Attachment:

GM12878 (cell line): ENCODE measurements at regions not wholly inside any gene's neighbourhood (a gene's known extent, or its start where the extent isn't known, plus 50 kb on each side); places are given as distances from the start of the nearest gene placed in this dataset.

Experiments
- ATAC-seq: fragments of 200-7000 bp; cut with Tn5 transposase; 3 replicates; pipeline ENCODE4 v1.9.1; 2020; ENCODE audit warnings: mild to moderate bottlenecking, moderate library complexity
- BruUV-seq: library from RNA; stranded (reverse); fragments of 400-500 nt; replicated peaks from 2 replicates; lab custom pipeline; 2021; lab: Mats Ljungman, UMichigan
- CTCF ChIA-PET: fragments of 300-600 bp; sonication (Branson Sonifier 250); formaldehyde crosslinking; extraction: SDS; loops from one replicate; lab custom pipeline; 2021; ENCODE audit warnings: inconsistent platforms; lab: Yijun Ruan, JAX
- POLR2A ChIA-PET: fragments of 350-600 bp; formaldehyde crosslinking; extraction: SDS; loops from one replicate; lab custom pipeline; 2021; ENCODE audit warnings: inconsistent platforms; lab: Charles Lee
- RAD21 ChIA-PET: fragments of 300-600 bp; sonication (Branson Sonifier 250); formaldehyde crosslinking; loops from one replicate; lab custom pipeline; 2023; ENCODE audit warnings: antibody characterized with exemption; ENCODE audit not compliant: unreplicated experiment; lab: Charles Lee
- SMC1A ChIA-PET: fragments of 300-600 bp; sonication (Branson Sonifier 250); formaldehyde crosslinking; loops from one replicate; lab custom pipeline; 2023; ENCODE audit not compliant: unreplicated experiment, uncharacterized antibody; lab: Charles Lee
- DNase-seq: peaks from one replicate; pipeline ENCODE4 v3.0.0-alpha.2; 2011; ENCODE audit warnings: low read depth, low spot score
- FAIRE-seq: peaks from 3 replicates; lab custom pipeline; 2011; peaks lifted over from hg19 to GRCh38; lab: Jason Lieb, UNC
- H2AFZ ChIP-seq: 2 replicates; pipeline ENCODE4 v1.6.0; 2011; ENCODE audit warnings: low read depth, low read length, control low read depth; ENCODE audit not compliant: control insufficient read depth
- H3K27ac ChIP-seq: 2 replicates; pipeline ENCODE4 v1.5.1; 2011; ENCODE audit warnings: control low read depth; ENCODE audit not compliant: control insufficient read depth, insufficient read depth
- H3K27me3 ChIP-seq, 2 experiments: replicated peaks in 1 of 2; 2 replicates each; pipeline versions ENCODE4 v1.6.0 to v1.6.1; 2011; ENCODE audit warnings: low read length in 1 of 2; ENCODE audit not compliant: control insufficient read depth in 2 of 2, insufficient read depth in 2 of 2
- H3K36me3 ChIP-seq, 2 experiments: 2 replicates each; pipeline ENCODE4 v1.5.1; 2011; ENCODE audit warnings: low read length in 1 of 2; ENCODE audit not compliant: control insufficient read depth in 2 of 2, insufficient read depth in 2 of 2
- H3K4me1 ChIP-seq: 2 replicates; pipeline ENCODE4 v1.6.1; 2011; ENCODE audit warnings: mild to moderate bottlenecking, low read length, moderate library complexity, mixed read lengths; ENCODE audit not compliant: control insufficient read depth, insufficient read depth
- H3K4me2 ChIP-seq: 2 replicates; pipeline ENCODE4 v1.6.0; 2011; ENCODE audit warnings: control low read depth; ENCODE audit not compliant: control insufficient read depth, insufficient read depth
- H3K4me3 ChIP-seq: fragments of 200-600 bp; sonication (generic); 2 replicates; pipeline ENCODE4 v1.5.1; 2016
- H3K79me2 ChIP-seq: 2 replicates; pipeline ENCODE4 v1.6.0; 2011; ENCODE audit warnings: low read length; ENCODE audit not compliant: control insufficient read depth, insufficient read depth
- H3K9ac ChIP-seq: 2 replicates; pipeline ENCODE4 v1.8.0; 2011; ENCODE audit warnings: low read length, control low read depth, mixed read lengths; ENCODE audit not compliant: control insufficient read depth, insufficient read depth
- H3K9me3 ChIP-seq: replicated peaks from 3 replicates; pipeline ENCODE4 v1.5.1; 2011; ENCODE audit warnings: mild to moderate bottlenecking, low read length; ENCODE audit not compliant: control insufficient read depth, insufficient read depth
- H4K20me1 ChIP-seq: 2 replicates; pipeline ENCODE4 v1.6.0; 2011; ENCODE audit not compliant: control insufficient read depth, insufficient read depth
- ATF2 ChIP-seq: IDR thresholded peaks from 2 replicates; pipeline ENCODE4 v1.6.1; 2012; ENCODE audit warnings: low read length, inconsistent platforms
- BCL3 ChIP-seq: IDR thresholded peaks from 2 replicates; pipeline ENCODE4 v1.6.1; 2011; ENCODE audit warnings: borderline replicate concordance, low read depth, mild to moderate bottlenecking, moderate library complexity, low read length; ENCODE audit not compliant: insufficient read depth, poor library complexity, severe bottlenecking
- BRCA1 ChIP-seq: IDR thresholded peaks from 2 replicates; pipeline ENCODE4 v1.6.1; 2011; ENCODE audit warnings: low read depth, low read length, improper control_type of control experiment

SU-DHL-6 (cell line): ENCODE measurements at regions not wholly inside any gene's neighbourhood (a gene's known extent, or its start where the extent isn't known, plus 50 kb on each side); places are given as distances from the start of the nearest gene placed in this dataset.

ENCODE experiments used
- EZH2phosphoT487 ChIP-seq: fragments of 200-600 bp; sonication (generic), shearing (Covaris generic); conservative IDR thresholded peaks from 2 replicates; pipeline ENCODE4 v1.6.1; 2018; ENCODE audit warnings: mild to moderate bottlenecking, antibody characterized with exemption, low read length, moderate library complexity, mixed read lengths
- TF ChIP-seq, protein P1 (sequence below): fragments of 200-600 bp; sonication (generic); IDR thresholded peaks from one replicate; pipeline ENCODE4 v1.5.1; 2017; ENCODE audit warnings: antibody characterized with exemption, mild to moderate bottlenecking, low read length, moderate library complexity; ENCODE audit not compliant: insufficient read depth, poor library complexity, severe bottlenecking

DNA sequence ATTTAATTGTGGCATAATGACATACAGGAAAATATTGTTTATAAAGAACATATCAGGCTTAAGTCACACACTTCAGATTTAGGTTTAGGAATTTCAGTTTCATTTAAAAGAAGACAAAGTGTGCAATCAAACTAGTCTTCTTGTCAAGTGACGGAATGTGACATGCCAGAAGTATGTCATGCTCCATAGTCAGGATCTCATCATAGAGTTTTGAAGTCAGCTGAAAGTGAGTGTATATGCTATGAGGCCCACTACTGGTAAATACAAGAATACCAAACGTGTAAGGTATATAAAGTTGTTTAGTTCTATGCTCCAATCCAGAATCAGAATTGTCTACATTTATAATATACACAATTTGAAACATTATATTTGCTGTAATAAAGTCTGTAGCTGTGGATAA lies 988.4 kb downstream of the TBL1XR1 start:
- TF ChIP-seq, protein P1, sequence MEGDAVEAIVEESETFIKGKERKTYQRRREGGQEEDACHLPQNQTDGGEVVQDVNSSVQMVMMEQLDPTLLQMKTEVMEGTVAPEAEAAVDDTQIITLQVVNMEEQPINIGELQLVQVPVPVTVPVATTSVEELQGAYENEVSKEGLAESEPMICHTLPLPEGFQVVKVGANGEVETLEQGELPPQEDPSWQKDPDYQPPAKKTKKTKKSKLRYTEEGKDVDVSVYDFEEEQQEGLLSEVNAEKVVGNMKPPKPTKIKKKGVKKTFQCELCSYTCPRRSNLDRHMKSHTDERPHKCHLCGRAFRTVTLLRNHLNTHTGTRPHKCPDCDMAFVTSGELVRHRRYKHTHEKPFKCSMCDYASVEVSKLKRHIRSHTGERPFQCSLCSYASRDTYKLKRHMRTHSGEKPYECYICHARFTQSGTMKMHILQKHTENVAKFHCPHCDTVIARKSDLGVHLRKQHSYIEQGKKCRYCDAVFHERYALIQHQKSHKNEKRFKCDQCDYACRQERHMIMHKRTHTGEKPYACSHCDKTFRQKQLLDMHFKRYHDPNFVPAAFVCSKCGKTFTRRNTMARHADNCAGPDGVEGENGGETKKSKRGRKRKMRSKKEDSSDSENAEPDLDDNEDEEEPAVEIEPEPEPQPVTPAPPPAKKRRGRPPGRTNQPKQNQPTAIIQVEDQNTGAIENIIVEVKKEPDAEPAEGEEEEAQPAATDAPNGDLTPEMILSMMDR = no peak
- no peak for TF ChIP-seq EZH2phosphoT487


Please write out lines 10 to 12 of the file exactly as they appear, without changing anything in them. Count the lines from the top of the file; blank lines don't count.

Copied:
- FAIRE-seq: peaks from 3 replicates; lab custom pipeline; 2011; peaks lifted over from hg19 to GRCh38; lab: Jason Lieb, UNC
- H2AFZ ChIP-seq: 2 replicates; pipeline ENCODE4 v1.6.0; 2011; ENCODE audit warnings: low read depth, low read length, control low read depth; ENCODE audit not compliant: control insufficient read depth
- H3K27ac ChIP-seq: 2 replicates; pipeline ENCODE4 v1.5.1; 2011; ENCODE audit warnings: control low read depth; ENCODE audit not compliant: control insufficient read depth, insufficient read depth